The Nobel Prize and Academy Award


These two awards are considered broadly as the highest honor in the world in the field of "Science, Peace, Literature" and "Motion Pictures" respectively.

Many Japanese were awarded the Nobel Prize as we entered 21st century.  And last year we achieved a great success of having four "Japanese" awarded the prize in the field of science (i.e. Drs. Nanbu, Kobayashi, Masukawa, and Shimomura.  Although a question remains on the definition of the "Japanese"-how do we define or categorize them; by "Nationality?" "Blood?" "University they graduated?" or what?…).

As for this year’s Academy Award, a Japanese film "Departures" won the foreign language film award and "La Maison En Petit Cubes" won the short film (animated) award.  This is fabulous.  I am very pleased and happy.

The "Departures" received many other prizes in Japan and was well known throughout the nation.  "La Maison En Petit Cubes" is a 12 minutes animation short film and had been highly evaluated internationally.

The "Diamond weekly," a Japanese business magazine, set up a series of "Nobel Prize and Academy Award" and planned to have Koichi Tanaka at Shimadzu Corporation (Ref.), a Nobel Laureate, and Kunio Kato, director of "La Maison En Petit Cubes," at ROBOT join in a dialogue.  This is a unique idea.  And it so happened, though I don’t know why, that they named me to host the event and believe it or not I actually accepted the offer.

I have seen Dr. Koichi Tanaka a number of times before and am well informed about his research achievements but this time I gathered quite a volume of information about the two people, especially Mr. Kato’s works, before challenging this task of hosting the dialogue.  At the event, I urged them to talk about similarities and differences between each other etc.  It was quite an enjoyable time.

Now, how would the outcomes be?  I shall introduce it to you once the magazine is released. (The magazine was published. Click here for my report on this.)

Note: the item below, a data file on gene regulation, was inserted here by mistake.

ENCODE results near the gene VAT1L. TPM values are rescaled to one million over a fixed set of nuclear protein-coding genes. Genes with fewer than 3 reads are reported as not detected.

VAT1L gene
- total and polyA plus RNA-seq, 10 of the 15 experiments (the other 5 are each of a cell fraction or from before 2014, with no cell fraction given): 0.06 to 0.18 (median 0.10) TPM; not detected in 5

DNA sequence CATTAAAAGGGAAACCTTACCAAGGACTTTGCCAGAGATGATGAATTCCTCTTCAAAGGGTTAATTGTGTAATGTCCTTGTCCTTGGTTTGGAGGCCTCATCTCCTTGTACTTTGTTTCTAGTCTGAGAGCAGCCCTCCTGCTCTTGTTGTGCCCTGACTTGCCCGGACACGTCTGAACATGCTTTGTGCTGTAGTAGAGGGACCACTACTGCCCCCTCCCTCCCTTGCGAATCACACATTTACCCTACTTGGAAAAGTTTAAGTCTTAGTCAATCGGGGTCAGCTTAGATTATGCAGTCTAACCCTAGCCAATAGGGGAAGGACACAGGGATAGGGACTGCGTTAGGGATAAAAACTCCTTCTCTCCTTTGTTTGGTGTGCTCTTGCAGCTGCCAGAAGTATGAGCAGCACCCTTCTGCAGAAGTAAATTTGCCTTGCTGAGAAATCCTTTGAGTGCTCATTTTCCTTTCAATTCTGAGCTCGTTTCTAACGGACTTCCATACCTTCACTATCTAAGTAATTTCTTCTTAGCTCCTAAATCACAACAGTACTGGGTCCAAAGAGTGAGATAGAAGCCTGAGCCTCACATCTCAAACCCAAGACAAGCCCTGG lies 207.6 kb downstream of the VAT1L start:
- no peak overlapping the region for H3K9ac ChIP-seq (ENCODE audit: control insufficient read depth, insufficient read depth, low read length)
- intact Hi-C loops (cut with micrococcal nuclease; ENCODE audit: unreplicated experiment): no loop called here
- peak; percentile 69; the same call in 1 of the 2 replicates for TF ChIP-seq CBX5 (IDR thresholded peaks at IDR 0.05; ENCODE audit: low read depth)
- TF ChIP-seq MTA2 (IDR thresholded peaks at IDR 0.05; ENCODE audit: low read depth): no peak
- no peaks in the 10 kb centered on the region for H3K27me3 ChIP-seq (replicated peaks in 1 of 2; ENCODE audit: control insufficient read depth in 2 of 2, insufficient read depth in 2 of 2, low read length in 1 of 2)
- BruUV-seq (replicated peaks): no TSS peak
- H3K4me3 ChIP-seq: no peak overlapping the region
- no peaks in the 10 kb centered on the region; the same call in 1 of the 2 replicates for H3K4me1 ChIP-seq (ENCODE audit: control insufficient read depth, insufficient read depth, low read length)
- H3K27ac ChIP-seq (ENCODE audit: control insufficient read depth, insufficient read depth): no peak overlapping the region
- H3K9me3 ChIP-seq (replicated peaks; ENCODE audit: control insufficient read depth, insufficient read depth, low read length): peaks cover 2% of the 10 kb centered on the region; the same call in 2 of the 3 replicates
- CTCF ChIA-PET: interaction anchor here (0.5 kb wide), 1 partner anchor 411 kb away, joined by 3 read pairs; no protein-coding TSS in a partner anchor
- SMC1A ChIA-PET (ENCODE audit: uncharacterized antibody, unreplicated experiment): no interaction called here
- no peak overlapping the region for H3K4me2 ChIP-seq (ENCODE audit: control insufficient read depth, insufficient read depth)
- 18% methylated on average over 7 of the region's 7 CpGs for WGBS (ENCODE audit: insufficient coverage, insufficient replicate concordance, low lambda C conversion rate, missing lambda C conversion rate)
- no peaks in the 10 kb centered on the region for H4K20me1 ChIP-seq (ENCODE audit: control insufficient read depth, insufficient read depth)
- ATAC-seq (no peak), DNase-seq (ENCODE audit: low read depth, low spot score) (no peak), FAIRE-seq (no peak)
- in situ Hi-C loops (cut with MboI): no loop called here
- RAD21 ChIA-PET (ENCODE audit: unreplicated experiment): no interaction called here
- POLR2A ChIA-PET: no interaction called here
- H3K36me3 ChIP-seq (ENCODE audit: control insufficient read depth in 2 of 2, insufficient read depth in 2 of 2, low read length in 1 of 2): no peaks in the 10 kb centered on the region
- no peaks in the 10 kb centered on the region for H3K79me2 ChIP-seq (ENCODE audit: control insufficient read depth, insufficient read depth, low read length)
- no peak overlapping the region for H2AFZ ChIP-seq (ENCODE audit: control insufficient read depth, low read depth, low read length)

Editors, "yoroshiku onegai shimasu (I trust the matter in your good hands)".

Beautiful Japan (with her own problems)


Dr. Nassrine Azimi, Director, UNITAR, Hiroshima office, is one of true intellectuals and good company I very much respect. We have been working together since her arrival to Japan some five years ago as you may see some of my earlier reports(Ref.1, 2).

She very much fell in love with Japan and Hiroshima, and also shares my concern on various issues of Japan. Recently, she wrote a stunningly beautiful Op-Ed on Japan in New York Times with a quote on my thoughts on reform in education.

I wish to share her Op-Ed with you. Enjoy it.

Cambodia, and coordinating new relationships


Mr. Miki Watanabe is the Chairman and CEO of Watami Co., Ltd. whom I have introduced once in my past column.

He is trying to disseminate his message, "Let’s make dreams come true," to broad public, and practices it as a wonderful entrepreneur.  Mr. Watanabe is very passionate about education, and besides managing a school in Japan he is helping foundation of a school in Cambodia.  He has also published several books to encourage young people.

Mr. Heang Chhor, President of McKinsey Japan is also my friend.  He evacuated to France from Cambodia in that painful years of massacre, pursued education in spite of continuing hardships, and now is the President of McKinsey Japan. Mr. Chhor is a very earnest wonderful person.